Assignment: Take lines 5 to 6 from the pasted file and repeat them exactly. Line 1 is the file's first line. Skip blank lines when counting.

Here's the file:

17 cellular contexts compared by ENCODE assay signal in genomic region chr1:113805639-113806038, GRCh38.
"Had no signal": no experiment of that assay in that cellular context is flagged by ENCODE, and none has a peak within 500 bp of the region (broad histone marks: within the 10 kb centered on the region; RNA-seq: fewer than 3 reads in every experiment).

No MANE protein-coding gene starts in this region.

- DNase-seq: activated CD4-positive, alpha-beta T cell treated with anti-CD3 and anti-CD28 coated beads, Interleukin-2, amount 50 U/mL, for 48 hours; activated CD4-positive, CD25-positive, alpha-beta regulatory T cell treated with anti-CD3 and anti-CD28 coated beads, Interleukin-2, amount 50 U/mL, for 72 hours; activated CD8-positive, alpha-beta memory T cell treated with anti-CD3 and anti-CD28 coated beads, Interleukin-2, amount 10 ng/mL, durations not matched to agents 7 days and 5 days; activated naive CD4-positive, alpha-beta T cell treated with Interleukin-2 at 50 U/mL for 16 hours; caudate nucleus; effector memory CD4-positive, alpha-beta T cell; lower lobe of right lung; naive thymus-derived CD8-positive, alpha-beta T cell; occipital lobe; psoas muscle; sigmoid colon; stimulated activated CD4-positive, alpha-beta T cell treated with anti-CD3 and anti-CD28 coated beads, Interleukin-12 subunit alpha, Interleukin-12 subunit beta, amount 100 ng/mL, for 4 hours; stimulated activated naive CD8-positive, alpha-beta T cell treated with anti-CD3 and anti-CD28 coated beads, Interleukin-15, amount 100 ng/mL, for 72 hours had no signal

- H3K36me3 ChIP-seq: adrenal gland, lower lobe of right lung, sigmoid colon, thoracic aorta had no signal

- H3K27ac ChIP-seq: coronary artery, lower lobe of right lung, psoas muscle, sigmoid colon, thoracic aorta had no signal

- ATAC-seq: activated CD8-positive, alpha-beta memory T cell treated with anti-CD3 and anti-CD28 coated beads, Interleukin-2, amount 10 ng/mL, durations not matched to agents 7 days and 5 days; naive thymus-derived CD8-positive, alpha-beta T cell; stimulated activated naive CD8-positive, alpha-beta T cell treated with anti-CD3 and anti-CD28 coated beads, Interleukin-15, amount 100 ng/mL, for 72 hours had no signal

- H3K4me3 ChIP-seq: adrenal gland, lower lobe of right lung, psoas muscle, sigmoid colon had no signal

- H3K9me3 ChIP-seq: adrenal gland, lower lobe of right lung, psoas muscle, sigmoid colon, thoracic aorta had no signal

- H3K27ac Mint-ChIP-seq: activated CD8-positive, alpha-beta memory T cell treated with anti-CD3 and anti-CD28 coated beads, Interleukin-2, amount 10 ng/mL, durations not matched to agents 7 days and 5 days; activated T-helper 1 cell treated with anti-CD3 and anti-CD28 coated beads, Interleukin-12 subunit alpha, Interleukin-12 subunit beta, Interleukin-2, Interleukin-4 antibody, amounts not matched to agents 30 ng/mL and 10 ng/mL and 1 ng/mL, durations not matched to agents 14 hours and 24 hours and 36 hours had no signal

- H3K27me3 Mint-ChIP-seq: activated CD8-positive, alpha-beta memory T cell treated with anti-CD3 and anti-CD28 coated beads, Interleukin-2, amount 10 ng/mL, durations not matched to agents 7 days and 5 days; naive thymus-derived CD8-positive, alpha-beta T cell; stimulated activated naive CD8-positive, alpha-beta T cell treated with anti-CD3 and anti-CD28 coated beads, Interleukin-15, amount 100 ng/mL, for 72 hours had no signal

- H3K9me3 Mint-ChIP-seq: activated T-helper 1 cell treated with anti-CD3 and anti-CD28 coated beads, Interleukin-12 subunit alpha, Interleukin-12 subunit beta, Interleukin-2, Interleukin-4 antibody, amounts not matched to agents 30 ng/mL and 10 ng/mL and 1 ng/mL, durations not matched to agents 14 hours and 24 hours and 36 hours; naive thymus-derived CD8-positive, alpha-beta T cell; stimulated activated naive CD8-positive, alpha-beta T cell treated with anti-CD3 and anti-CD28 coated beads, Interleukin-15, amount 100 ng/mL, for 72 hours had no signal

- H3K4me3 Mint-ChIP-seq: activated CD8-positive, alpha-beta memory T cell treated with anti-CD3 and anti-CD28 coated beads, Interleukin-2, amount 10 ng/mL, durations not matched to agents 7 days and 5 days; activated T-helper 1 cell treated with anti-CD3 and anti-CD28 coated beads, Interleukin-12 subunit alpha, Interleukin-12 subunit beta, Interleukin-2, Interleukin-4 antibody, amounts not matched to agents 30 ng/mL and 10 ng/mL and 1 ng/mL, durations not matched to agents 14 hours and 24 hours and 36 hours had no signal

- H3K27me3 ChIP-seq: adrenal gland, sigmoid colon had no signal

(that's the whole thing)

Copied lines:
- H3K36me3 ChIP-seq: adrenal gland, lower lobe of right lung, sigmoid colon, thoracic aorta had no signal

- H3K27ac ChIP-seq: coronary artery, lower lobe of right lung, psoas muscle, sigmoid colon, thoracic aorta had no signal